The Oak Ridge Murals
From the mid-1970s until the day it closed, the Oak Ridge building was filled with patient-created murals. These paintings surrounded the walls of several of the sunrooms as well as the dining room, classroom, and woodshop. Some took up an entire wall while others were painted side-by-side in a collage-like format. They featured primarily landscapes - with all of the seasons represented.
The murals were painted primarily by one patient. He had been in and out of psychiatric hospitals and correctional facilities across Ontario for much of his early adulthood. He had a record of breaking and entering and struggled with paranoia that others were talking about him. He was admitted to Oak Ridge on three separate occasions throughout the 1960s and 1970s. Painting was his primary refuge during these periods.
Initially, he painted in his room as a hobby - large canvases of landscapes as well as a short phase of nudes. He was largely given the freedom to paint at his leisure, although there was one incident recorded of his becoming upset with staff when they would not allow a quart of turpentine to be stored in his room.
He was eventually recruited for the "painting gang" and it is during this period that most of the Oak Ridge murals were completed. Many staff have subsequently recalled that he could complete several murals in a single day.
At various points, he participated in programming on both the Social Therapy Unit and the Active Therapy Unit. He was also treated at times with psychopharmaceuticals, first with Largactil but later Moditen when he explained that the former made it impossible for him to paint.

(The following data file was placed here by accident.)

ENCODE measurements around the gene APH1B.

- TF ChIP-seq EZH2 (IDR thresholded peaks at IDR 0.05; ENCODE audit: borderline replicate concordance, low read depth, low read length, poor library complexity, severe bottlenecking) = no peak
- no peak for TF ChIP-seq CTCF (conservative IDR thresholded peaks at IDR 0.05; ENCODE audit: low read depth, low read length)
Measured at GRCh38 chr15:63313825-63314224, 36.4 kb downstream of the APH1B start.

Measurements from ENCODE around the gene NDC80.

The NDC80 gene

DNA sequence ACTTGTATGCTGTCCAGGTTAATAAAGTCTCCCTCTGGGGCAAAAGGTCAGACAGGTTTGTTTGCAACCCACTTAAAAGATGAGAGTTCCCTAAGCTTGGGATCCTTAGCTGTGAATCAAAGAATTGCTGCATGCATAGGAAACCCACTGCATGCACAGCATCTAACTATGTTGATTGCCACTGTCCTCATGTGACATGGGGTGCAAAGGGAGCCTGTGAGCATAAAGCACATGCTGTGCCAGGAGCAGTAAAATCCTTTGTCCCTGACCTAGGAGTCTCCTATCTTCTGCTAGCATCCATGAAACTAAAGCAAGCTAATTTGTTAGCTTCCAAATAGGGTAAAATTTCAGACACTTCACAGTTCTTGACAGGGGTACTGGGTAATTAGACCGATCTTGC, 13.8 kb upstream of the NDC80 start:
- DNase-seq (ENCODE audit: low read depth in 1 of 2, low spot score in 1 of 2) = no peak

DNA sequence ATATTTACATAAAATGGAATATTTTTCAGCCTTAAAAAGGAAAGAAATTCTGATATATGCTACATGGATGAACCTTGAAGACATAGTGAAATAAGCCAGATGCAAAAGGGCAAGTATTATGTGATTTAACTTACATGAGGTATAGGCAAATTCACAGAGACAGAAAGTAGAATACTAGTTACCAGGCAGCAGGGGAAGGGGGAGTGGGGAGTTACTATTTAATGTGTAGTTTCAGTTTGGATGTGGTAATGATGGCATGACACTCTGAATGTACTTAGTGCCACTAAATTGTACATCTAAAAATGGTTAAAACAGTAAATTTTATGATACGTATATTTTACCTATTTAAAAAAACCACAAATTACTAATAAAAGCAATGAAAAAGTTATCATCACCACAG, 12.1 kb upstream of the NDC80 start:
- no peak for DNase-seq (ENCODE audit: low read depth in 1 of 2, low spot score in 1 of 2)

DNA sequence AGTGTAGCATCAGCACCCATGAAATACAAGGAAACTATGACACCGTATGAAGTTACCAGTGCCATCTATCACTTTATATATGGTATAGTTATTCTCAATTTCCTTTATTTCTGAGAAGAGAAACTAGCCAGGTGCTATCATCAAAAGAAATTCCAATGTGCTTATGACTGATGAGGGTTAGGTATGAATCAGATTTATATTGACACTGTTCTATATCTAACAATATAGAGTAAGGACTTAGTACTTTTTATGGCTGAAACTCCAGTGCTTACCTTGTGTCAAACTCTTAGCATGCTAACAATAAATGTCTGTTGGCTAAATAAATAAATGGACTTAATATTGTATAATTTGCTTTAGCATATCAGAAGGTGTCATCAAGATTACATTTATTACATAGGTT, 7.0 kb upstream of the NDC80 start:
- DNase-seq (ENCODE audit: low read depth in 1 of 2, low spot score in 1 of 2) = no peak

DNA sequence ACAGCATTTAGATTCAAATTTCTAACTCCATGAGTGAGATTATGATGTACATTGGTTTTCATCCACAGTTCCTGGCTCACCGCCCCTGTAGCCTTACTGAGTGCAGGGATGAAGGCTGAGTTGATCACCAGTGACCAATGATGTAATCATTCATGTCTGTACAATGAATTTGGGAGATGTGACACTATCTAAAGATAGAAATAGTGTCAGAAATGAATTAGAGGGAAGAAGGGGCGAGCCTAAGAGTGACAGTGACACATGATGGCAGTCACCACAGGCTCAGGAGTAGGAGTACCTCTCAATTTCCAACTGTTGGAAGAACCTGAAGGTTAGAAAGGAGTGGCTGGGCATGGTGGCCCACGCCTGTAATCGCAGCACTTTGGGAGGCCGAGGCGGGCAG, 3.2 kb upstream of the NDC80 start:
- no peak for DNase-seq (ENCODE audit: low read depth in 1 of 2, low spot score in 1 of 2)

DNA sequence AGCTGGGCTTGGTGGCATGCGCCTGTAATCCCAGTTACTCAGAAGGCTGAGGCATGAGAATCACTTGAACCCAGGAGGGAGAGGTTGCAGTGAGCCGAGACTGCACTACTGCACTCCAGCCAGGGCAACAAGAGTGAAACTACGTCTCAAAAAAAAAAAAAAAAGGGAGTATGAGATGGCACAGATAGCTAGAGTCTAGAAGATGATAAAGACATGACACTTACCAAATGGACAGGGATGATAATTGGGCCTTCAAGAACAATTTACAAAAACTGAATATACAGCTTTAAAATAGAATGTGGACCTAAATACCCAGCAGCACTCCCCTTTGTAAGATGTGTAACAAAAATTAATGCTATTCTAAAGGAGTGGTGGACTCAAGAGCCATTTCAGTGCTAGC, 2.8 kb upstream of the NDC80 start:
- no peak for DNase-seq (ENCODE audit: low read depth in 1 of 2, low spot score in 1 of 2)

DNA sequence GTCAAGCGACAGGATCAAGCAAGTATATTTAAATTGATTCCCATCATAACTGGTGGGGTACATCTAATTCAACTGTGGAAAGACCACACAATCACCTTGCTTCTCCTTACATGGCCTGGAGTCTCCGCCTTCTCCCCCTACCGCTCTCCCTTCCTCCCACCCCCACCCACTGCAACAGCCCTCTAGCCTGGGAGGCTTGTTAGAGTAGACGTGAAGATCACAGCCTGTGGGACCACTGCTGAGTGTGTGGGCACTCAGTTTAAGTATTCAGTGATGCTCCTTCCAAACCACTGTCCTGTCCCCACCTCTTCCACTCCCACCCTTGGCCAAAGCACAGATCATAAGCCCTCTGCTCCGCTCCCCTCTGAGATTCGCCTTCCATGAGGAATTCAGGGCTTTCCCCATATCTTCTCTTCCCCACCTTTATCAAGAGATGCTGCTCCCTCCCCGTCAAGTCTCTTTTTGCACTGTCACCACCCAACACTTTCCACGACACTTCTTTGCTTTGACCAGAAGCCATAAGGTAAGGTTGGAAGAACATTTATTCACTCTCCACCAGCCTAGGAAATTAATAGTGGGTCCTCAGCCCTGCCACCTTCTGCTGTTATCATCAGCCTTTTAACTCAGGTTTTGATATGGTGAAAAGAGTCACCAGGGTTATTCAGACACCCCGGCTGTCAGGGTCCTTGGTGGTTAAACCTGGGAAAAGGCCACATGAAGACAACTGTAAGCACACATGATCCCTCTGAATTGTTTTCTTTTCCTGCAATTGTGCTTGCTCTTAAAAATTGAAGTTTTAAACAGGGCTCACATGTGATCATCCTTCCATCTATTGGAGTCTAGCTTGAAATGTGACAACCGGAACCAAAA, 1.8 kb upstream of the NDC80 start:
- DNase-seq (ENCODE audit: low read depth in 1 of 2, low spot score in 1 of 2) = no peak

The man would be admitted to Oak Ridge one final time in the mid-1970s. Nearly seven years after his final discharge, he wrote to Dr. Barker. He had his own apartment and reported that he was doing well. He also added that he was continuing to paint and had filled his home with murals.
The Oak Ridge murals were painted directly on the cement walls. Over time, they became a part of the building itself: security devices, clocks, posters, and bulletin boards were installed over portions of them as the space was required, although none were ever completely obscured.
Murals were not the only artwork to fill the halls of Oak Ridge. Over the course of its 81-year history, the men who were admitted as patients held many varied artistic talents. Some of these talents were expressed independently as creative endeavours they completed in their free time; others were developed or encouraged as part of the official treatment programs. In both cases, they left the cement walls of Oak Ridge a little bit brighter.
Below is a gallery of a small sample of the works created by patients at Oak Ridge between 1933 and 2014. You can click any of the thumbnails to be taken to the archival record pertaining to the item where you can also view larger copies of the image or listen to the audio, as the case may be.
By Jennifer L. Bazar
Page Last Updated: June 4, 2015
Mental Health Centre Penetanguishene patients' clinical case files (1902-1986). Mental Health Centre Penetanguishene (RG 10-303). Archives of Ontario, Toronto, ON.
Rehabilitation services (Videographer). (1986). Christmas variety show at Oak Ridge Division, Mental Health Centre Penetanguishene [Video recording]. (Accessed from Waypoint Centre for Mental Health Care Library, Penetanguishene, ON).
To Cite this Page
Bazar, J. L. (2015). Patient-created gallery. In J. L. Bazar (Ed.), Remembering Oak Ridge Digital Archive and Exhibit. Retrieved from https://historyexhibit.waypointcentre.ca/exhibits/show/patients/patient-created-gallery